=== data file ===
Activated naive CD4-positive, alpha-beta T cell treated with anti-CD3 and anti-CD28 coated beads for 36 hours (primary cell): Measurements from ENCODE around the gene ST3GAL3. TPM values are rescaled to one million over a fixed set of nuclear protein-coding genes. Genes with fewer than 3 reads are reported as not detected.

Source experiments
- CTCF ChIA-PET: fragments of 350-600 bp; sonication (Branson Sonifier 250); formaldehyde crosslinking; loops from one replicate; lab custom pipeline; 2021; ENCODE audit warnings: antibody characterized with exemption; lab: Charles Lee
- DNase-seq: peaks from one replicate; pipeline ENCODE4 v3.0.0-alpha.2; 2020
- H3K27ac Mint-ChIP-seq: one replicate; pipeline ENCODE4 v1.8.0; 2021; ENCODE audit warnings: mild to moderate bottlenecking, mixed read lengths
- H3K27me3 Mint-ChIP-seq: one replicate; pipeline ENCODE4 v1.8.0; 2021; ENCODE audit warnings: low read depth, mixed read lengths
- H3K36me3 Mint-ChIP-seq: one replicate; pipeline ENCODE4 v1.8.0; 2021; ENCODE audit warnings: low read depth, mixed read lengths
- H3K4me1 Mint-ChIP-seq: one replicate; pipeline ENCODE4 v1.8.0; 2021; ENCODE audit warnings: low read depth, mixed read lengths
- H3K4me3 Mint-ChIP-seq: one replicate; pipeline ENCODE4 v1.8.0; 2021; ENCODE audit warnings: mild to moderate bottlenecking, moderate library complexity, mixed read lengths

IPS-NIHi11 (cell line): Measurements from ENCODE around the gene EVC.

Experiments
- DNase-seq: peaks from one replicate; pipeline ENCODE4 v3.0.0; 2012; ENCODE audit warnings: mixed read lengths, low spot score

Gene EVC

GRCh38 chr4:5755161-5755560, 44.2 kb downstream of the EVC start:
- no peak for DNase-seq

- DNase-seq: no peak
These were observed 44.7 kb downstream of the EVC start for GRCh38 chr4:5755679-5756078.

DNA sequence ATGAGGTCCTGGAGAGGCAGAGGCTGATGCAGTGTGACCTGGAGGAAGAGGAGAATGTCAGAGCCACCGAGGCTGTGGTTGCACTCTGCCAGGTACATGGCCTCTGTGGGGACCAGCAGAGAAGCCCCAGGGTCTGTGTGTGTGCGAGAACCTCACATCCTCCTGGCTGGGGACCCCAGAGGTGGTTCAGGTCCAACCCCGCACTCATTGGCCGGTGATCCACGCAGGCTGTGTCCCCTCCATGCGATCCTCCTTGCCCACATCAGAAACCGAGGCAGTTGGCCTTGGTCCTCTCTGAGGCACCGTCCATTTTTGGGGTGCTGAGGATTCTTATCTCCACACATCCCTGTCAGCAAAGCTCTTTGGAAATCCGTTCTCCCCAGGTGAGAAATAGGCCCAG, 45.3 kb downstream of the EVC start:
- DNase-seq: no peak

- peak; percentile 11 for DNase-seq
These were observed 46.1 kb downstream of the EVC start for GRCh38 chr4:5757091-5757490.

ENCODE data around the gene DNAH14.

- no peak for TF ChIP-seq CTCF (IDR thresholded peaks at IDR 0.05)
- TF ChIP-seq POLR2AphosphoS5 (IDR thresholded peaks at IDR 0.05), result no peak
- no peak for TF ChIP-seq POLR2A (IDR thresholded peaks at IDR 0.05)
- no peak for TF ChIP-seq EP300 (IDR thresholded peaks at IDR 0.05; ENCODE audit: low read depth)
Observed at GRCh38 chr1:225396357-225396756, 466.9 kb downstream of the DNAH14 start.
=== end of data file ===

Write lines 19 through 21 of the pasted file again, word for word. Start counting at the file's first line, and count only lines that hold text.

- DNase-seq: no peak

- peak; percentile 11 for DNase-seq
These were observed 46.1 kb downstream of the EVC start for GRCh38 chr4:5757091-5757490.